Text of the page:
The most passionate song on the record is 'Nothin's Right Nothin's Wrong' while 'No Soul' is a bold music move for Wilson tackling a sound that Neil Young himself also went for at one stage on his 'Old Ways' album. Songwriting buddy Eris O'Brien contributes 'Like A Cross', a potent ballad that in a live performance is a crowd stunner.
The album closes with a compelling tribute to Australia's country superstar Slim Dusty. '' brings both modern day technology together with our innocent past. "From shellac to vinyl, cassette & CD / My music took off now its on MP3 / And Lord knows I'm grateful for the way it has gone / you can hear the whole lot @"
Co-produced with Nash Chambers (Kasey's brother and producer) this is obviously an album that had to be made.

Australian Financial Review

...entertains, intelligently, honestly and with a ton of musical class.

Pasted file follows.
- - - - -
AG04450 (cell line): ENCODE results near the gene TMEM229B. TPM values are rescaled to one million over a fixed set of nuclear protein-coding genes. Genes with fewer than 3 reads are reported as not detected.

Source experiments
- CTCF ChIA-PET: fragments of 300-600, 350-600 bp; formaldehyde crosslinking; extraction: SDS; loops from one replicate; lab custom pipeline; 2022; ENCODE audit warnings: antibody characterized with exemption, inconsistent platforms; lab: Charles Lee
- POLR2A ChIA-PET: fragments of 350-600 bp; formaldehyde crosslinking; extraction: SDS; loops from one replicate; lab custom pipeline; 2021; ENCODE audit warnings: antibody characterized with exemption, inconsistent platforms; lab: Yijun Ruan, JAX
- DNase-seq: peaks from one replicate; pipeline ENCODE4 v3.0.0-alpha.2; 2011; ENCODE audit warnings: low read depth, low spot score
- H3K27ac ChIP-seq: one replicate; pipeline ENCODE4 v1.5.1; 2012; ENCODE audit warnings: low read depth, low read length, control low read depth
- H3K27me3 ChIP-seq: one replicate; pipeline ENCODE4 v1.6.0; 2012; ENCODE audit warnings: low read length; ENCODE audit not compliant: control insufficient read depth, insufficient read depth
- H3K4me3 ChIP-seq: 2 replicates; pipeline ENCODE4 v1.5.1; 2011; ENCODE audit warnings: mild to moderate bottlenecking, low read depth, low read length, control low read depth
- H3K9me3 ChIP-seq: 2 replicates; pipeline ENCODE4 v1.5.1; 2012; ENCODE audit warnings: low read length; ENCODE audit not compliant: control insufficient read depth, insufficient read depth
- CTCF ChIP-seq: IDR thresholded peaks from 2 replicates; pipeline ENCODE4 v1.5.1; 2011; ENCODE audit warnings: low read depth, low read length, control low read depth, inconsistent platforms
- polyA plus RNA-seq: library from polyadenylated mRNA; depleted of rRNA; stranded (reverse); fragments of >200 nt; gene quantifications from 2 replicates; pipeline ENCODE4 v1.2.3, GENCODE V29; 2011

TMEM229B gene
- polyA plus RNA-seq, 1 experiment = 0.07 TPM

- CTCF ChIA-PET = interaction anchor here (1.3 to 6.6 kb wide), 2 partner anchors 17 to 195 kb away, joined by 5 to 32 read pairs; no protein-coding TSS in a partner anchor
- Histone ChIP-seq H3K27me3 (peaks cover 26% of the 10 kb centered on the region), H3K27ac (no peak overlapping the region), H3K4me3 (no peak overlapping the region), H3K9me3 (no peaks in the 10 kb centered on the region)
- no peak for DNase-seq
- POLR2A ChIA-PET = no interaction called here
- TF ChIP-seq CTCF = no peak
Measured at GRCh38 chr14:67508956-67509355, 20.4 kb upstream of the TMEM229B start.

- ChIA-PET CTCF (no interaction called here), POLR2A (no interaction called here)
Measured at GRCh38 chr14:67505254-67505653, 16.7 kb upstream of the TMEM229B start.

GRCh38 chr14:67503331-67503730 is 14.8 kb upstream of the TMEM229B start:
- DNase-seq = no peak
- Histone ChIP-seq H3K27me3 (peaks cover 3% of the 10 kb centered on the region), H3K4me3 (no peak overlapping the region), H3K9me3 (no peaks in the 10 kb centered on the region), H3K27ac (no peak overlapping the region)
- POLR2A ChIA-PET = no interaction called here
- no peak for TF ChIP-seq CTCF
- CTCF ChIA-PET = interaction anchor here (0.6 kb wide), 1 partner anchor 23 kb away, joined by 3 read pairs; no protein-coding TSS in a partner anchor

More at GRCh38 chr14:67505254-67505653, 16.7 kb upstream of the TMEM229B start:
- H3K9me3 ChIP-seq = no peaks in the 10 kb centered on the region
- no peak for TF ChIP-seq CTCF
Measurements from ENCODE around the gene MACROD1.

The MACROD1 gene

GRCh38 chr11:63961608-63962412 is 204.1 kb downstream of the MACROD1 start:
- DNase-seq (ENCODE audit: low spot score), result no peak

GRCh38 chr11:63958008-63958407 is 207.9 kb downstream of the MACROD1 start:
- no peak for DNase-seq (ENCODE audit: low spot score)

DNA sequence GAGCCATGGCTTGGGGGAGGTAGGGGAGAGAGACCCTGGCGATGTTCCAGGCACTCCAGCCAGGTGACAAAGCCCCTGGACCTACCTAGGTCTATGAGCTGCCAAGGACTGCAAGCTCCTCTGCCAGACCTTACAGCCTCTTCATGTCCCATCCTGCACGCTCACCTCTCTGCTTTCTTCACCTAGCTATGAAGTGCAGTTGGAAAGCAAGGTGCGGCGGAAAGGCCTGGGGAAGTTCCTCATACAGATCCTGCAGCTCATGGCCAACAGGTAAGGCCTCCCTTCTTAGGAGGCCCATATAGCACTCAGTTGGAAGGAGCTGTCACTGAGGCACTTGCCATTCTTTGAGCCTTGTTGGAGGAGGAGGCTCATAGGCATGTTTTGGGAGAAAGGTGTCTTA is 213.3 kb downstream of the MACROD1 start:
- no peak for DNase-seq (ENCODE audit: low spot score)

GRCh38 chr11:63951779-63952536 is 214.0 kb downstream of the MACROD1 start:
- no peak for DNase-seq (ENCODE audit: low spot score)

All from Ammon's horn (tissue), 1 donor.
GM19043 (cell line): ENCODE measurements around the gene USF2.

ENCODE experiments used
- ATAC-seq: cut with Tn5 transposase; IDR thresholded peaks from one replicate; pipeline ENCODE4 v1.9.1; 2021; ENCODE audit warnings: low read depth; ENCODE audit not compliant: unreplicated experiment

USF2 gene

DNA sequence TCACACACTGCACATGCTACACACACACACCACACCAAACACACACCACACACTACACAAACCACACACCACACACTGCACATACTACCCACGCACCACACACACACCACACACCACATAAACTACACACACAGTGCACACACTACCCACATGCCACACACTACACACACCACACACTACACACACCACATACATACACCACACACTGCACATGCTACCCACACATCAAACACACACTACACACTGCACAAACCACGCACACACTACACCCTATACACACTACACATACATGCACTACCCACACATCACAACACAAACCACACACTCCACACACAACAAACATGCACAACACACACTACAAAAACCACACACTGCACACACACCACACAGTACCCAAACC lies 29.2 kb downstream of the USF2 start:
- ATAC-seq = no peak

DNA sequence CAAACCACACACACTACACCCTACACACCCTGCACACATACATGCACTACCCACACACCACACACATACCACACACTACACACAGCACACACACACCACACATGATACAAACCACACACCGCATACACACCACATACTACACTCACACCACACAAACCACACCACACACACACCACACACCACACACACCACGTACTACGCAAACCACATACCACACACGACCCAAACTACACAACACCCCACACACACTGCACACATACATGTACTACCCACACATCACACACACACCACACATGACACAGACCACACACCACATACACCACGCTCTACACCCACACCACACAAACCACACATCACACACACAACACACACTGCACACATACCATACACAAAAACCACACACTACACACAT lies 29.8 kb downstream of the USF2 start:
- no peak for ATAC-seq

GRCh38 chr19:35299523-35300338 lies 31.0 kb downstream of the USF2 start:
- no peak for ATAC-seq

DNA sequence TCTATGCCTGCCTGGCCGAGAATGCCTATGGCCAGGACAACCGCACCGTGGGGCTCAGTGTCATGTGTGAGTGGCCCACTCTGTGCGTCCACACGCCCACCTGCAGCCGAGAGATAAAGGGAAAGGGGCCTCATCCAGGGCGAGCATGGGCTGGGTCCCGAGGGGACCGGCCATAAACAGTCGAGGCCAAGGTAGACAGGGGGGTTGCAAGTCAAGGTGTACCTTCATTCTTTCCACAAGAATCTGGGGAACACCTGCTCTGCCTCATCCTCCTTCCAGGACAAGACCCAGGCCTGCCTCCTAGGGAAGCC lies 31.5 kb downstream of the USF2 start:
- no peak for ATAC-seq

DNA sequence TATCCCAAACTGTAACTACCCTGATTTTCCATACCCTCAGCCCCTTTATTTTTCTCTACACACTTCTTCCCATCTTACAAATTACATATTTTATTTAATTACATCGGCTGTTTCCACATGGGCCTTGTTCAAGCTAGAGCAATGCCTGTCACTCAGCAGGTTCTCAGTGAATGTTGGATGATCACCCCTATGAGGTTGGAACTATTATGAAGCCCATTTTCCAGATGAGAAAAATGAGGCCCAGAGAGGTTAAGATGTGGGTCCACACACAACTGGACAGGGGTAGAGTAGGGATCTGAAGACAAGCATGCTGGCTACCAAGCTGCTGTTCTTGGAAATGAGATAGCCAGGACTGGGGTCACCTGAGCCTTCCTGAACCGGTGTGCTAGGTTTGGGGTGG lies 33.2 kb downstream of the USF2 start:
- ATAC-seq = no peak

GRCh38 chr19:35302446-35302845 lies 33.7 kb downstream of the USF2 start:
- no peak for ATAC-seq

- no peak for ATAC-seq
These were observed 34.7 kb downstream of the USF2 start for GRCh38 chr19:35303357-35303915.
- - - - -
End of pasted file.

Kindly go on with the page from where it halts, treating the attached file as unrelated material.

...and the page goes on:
Country & Wilson. Ross Wilson (Sound Vault) 9 stars: After all these years in the business, you come to expect anything that Ross Wilson does will be interesting. He's that sort of artist, one whose music draws on all the major strains in the popular fold. We know him but can't take anything for granted. Once you've heard previous wonders such as Xmas Card or Bed of Nails the notion of a country Ross Wilson album isn't hard to conjure, but is already simply interesting for what spin the old Ross will put on the proceedings. Bed of Nails co-composer Eris O'Brien contributes a gem here in Like A Cross, Paul Kelly collaborates on It Matters To Me and Wilson borrows Hank Williams' very grave The Angel Of death, but after that the goods are all Ross's. He has visited both the affairs of the heart (Nothin's Right Nothin's Wrong, Some Of These Blues and Don't Say You Didn't Mean It), and the affairs of the private and national soul (No Soul is a socio-political state of the nation, and Time Destroys is about growing up). Without losing his identity in hayseed corniness or country caricatures, Wilson makes good use of the genre's opportunity both for plain speaking and fun. It has its serious side but there's more than that. It simply entertains, intelligently, honestly and with a ton of musical class.